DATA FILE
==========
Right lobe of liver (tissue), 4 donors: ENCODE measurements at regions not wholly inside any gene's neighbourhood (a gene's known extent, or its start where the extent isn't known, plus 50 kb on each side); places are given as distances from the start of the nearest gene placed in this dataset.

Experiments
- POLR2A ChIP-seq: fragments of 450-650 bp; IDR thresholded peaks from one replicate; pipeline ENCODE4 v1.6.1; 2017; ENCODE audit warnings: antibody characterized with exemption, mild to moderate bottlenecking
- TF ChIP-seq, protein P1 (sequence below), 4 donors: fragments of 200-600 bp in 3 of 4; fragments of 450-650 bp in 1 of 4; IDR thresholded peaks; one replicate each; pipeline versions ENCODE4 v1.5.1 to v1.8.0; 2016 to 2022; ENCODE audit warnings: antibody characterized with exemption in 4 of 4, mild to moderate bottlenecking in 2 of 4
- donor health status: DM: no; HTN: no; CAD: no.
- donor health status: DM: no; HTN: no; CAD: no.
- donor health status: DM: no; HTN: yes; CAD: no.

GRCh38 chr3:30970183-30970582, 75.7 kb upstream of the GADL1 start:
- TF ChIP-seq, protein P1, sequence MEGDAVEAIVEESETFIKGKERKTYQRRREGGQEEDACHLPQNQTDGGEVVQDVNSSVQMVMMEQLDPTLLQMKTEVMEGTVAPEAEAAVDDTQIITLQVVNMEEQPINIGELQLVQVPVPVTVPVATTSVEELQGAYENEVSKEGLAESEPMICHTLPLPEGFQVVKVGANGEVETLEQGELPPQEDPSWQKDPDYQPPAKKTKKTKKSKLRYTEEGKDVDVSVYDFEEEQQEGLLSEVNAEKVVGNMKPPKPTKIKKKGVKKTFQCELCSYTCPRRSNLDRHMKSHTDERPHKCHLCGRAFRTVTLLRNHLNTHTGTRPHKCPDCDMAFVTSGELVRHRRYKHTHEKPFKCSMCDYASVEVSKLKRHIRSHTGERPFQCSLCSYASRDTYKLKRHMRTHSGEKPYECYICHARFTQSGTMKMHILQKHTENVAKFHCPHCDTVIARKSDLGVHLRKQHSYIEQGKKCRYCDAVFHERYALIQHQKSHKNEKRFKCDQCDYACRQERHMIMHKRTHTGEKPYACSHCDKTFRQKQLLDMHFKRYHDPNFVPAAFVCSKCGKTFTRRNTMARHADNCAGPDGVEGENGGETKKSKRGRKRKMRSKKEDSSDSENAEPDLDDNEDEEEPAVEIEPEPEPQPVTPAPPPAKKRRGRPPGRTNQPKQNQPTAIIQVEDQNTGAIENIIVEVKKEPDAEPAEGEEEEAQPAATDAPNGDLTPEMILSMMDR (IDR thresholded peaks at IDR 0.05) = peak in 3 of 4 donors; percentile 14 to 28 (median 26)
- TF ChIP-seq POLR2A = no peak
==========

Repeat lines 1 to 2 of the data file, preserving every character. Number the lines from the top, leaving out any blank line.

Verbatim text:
Right lobe of liver (tissue), 4 donors: ENCODE measurements at regions not wholly inside any gene's neighbourhood (a gene's known extent, or its start where the extent isn't known, plus 50 kb on each side); places are given as distances from the start of the nearest gene placed in this dataset.

Experiments